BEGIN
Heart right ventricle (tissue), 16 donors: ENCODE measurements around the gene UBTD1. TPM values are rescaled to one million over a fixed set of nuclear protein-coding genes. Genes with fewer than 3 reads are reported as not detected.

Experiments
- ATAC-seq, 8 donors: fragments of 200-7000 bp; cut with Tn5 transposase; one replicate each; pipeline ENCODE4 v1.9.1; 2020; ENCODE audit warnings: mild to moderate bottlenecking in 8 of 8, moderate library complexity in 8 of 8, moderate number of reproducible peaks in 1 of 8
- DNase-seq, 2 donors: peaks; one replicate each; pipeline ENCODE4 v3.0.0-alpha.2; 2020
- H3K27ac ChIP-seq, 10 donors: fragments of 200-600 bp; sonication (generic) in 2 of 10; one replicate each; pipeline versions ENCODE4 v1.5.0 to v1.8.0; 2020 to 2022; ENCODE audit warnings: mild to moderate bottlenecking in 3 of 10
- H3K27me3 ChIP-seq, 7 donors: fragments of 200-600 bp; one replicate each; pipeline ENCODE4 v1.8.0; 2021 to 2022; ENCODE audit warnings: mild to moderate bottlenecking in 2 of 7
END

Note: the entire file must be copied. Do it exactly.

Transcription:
Heart right ventricle (tissue), 16 donors: ENCODE measurements around the gene UBTD1. TPM values are rescaled to one million over a fixed set of nuclear protein-coding genes. Genes with fewer than 3 reads are reported as not detected.

Experiments
- ATAC-seq, 8 donors: fragments of 200-7000 bp; cut with Tn5 transposase; one replicate each; pipeline ENCODE4 v1.9.1; 2020; ENCODE audit warnings: mild to moderate bottlenecking in 8 of 8, moderate library complexity in 8 of 8, moderate number of reproducible peaks in 1 of 8
- DNase-seq, 2 donors: peaks; one replicate each; pipeline ENCODE4 v3.0.0-alpha.2; 2020
- H3K27ac ChIP-seq, 10 donors: fragments of 200-600 bp; sonication (generic) in 2 of 10; one replicate each; pipeline versions ENCODE4 v1.5.0 to v1.8.0; 2020 to 2022; ENCODE audit warnings: mild to moderate bottlenecking in 3 of 10
- H3K27me3 ChIP-seq, 7 donors: fragments of 200-600 bp; one replicate each; pipeline ENCODE4 v1.8.0; 2021 to 2022; ENCODE audit warnings: mild to moderate bottlenecking in 2 of 7